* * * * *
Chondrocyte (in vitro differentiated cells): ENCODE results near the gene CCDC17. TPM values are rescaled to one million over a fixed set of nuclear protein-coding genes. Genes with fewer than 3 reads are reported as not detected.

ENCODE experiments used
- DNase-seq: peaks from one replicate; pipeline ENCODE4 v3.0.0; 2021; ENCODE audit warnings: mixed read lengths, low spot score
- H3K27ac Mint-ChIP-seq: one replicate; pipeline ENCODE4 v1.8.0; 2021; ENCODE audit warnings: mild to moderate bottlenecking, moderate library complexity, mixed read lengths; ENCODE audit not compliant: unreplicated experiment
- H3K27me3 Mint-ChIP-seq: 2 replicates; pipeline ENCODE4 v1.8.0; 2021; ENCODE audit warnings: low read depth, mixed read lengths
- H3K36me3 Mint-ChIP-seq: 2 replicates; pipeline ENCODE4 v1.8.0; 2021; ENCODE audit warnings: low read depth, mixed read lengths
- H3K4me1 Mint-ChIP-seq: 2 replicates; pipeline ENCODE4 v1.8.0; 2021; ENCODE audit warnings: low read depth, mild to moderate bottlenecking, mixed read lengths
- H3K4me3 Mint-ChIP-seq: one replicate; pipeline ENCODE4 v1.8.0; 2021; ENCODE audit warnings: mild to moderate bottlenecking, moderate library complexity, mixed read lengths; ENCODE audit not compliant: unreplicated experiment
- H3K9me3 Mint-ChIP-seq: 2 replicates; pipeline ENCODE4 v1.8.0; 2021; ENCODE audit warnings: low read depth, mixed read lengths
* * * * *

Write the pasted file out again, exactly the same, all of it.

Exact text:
Chondrocyte (in vitro differentiated cells): ENCODE results near the gene CCDC17. TPM values are rescaled to one million over a fixed set of nuclear protein-coding genes. Genes with fewer than 3 reads are reported as not detected.

ENCODE experiments used
- DNase-seq: peaks from one replicate; pipeline ENCODE4 v3.0.0; 2021; ENCODE audit warnings: mixed read lengths, low spot score
- H3K27ac Mint-ChIP-seq: one replicate; pipeline ENCODE4 v1.8.0; 2021; ENCODE audit warnings: mild to moderate bottlenecking, moderate library complexity, mixed read lengths; ENCODE audit not compliant: unreplicated experiment
- H3K27me3 Mint-ChIP-seq: 2 replicates; pipeline ENCODE4 v1.8.0; 2021; ENCODE audit warnings: low read depth, mixed read lengths
- H3K36me3 Mint-ChIP-seq: 2 replicates; pipeline ENCODE4 v1.8.0; 2021; ENCODE audit warnings: low read depth, mixed read lengths
- H3K4me1 Mint-ChIP-seq: 2 replicates; pipeline ENCODE4 v1.8.0; 2021; ENCODE audit warnings: low read depth, mild to moderate bottlenecking, mixed read lengths
- H3K4me3 Mint-ChIP-seq: one replicate; pipeline ENCODE4 v1.8.0; 2021; ENCODE audit warnings: mild to moderate bottlenecking, moderate library complexity, mixed read lengths; ENCODE audit not compliant: unreplicated experiment
- H3K9me3 Mint-ChIP-seq: 2 replicates; pipeline ENCODE4 v1.8.0; 2021; ENCODE audit warnings: low read depth, mixed read lengths